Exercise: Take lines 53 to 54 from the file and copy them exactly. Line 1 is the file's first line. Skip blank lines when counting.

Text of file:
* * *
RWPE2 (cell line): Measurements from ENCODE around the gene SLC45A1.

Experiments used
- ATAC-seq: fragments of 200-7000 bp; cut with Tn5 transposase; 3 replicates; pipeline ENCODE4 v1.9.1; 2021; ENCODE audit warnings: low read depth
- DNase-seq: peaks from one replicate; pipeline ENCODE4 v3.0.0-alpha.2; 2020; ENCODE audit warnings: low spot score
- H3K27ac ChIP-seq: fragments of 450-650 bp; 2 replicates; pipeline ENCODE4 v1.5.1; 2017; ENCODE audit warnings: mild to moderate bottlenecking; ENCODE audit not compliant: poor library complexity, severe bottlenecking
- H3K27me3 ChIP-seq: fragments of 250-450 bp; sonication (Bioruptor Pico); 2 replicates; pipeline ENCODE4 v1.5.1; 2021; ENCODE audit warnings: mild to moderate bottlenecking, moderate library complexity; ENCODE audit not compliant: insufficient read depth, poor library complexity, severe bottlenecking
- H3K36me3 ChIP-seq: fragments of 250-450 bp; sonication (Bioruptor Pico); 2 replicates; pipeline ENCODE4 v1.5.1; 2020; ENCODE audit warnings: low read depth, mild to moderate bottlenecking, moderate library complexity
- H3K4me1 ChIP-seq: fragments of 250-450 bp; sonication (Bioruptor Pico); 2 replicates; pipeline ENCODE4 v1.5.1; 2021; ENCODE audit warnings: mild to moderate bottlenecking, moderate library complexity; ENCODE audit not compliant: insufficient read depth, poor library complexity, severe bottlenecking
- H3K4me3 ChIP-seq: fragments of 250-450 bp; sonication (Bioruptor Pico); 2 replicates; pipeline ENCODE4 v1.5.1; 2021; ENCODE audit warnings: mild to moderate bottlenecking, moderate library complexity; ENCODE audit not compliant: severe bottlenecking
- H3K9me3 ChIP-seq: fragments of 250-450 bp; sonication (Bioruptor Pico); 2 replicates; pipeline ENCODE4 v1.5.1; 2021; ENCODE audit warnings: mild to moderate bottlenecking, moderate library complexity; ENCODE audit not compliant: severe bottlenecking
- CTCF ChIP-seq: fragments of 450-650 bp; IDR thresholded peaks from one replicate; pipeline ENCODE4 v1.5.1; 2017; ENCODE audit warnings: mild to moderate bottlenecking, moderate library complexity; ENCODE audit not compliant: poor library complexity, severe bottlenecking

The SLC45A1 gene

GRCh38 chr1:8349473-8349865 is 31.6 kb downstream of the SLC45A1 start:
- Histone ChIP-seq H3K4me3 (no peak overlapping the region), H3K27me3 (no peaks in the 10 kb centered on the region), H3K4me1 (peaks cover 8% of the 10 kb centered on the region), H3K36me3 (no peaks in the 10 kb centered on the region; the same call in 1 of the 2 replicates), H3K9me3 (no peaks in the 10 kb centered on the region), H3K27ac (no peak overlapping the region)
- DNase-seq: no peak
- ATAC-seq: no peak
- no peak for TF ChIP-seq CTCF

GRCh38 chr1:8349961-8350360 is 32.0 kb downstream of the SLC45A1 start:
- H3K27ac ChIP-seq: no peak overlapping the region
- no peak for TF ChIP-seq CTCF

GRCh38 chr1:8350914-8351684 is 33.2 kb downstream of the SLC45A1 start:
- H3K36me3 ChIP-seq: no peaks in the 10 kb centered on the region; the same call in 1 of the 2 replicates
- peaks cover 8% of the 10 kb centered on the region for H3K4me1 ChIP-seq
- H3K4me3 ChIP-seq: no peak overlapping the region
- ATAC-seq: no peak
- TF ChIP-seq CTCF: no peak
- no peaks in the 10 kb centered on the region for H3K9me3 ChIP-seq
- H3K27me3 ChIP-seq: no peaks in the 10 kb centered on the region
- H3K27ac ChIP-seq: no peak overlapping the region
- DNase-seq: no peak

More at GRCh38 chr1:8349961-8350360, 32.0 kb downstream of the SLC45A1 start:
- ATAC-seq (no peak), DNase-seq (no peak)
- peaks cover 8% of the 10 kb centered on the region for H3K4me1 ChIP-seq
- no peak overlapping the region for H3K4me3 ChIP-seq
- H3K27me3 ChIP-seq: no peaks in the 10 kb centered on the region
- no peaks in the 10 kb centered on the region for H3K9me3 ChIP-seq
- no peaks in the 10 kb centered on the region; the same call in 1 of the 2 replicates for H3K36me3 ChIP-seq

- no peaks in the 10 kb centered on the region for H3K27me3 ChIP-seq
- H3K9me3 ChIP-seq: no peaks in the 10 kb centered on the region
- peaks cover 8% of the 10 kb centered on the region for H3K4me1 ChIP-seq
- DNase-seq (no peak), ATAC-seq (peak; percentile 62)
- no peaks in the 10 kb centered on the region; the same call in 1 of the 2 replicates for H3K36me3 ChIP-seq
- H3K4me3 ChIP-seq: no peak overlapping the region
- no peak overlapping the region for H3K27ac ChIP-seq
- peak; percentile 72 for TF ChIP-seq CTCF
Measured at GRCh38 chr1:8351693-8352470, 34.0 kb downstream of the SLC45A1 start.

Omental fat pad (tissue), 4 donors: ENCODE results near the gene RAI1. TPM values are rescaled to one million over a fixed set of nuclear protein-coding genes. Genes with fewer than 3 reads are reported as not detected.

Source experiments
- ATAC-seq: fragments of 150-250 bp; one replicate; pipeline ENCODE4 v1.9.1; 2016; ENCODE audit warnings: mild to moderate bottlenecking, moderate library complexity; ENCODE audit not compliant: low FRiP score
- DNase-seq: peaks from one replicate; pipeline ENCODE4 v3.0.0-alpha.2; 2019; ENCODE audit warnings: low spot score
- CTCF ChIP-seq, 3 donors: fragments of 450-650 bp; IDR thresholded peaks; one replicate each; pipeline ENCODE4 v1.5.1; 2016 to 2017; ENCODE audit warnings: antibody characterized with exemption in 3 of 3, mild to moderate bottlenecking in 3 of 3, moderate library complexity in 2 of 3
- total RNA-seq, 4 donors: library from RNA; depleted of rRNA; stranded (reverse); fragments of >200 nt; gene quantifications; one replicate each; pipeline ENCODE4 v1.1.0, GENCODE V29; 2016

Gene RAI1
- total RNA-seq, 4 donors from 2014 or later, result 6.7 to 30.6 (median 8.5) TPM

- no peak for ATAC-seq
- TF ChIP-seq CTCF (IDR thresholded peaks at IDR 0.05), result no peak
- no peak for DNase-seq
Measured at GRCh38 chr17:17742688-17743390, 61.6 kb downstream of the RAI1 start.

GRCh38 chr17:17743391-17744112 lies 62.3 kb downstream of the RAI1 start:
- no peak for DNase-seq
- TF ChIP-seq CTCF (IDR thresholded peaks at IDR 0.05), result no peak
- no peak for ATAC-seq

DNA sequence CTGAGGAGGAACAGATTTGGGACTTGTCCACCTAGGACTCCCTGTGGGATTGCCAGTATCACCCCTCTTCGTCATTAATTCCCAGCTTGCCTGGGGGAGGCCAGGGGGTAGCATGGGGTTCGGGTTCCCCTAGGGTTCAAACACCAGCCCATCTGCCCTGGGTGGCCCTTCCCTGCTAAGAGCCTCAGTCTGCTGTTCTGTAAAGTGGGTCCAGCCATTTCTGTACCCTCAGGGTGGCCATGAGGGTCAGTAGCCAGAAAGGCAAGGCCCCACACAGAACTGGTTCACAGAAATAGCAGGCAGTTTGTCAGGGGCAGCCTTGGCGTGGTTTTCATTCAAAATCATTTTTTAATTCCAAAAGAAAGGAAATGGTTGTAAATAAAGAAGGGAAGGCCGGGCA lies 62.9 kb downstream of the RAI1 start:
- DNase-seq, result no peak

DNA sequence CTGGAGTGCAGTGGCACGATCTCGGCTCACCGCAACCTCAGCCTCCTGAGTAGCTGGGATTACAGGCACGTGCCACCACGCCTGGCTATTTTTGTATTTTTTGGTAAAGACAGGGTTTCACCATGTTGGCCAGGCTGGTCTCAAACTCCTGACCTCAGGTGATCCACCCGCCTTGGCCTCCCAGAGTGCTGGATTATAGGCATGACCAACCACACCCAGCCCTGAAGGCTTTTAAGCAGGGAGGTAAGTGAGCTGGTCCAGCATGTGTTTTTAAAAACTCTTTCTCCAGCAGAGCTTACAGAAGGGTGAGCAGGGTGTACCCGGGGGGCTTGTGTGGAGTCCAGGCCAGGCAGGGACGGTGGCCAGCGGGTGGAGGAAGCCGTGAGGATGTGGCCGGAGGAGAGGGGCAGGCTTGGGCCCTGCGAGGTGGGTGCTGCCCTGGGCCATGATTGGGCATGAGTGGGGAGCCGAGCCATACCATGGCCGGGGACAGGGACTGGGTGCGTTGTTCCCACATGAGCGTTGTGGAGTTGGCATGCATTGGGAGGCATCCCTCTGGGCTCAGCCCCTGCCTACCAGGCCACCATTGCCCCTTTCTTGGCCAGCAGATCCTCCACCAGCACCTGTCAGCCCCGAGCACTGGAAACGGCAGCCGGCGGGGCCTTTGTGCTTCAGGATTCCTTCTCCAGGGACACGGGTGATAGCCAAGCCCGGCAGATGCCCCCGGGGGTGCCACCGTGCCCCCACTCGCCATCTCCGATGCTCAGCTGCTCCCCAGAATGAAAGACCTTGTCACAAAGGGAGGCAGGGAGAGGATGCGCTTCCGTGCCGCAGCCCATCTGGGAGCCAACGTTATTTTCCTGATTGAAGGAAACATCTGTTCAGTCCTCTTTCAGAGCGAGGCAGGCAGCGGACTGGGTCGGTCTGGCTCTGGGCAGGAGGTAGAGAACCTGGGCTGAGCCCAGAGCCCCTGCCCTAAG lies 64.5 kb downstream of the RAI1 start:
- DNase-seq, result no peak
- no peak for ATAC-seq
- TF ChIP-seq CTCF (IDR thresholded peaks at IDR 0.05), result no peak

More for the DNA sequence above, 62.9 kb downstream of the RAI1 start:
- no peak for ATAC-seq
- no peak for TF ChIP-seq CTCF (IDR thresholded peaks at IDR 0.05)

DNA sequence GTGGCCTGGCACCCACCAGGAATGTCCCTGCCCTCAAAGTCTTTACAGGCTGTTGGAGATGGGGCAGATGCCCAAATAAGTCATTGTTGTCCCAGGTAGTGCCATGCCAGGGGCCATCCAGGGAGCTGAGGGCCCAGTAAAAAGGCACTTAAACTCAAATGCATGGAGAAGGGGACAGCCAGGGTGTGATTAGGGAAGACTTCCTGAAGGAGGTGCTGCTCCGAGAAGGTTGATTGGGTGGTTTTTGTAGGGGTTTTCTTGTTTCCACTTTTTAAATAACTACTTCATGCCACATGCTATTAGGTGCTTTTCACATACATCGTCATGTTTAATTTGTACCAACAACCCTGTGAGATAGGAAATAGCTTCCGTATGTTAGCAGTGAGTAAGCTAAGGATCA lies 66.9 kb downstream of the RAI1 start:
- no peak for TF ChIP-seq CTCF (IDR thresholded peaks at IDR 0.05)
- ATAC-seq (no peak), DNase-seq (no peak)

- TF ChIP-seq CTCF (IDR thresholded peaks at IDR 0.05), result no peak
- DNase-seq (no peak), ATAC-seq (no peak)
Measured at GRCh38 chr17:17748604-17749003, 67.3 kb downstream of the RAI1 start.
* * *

Gene RAI1
- total RNA-seq, 4 donors from 2014 or later, result 6.7 to 30.6 (median 8.5) TPM